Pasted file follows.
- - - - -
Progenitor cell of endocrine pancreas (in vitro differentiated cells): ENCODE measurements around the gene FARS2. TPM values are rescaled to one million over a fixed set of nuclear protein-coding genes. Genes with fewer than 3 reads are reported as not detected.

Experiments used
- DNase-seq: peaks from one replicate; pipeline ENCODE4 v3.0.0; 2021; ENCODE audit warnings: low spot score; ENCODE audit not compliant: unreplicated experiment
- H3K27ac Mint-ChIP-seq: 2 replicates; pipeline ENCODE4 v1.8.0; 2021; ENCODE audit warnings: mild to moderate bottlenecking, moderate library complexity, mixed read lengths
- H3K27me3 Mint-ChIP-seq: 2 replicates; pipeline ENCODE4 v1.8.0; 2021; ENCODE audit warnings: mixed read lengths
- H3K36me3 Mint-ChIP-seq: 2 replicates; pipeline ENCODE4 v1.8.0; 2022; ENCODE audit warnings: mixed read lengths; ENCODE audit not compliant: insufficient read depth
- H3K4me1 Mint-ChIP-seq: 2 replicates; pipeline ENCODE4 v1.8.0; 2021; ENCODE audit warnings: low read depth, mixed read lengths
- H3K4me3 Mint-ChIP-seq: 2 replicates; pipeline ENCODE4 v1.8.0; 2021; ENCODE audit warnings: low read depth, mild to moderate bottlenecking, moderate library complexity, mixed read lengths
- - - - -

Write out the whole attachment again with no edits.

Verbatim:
Progenitor cell of endocrine pancreas (in vitro differentiated cells): ENCODE measurements around the gene FARS2. TPM values are rescaled to one million over a fixed set of nuclear protein-coding genes. Genes with fewer than 3 reads are reported as not detected.

Experiments used
- DNase-seq: peaks from one replicate; pipeline ENCODE4 v3.0.0; 2021; ENCODE audit warnings: low spot score; ENCODE audit not compliant: unreplicated experiment
- H3K27ac Mint-ChIP-seq: 2 replicates; pipeline ENCODE4 v1.8.0; 2021; ENCODE audit warnings: mild to moderate bottlenecking, moderate library complexity, mixed read lengths
- H3K27me3 Mint-ChIP-seq: 2 replicates; pipeline ENCODE4 v1.8.0; 2021; ENCODE audit warnings: mixed read lengths
- H3K36me3 Mint-ChIP-seq: 2 replicates; pipeline ENCODE4 v1.8.0; 2022; ENCODE audit warnings: mixed read lengths; ENCODE audit not compliant: insufficient read depth
- H3K4me1 Mint-ChIP-seq: 2 replicates; pipeline ENCODE4 v1.8.0; 2021; ENCODE audit warnings: low read depth, mixed read lengths
- H3K4me3 Mint-ChIP-seq: 2 replicates; pipeline ENCODE4 v1.8.0; 2021; ENCODE audit warnings: low read depth, mild to moderate bottlenecking, moderate library complexity, mixed read lengths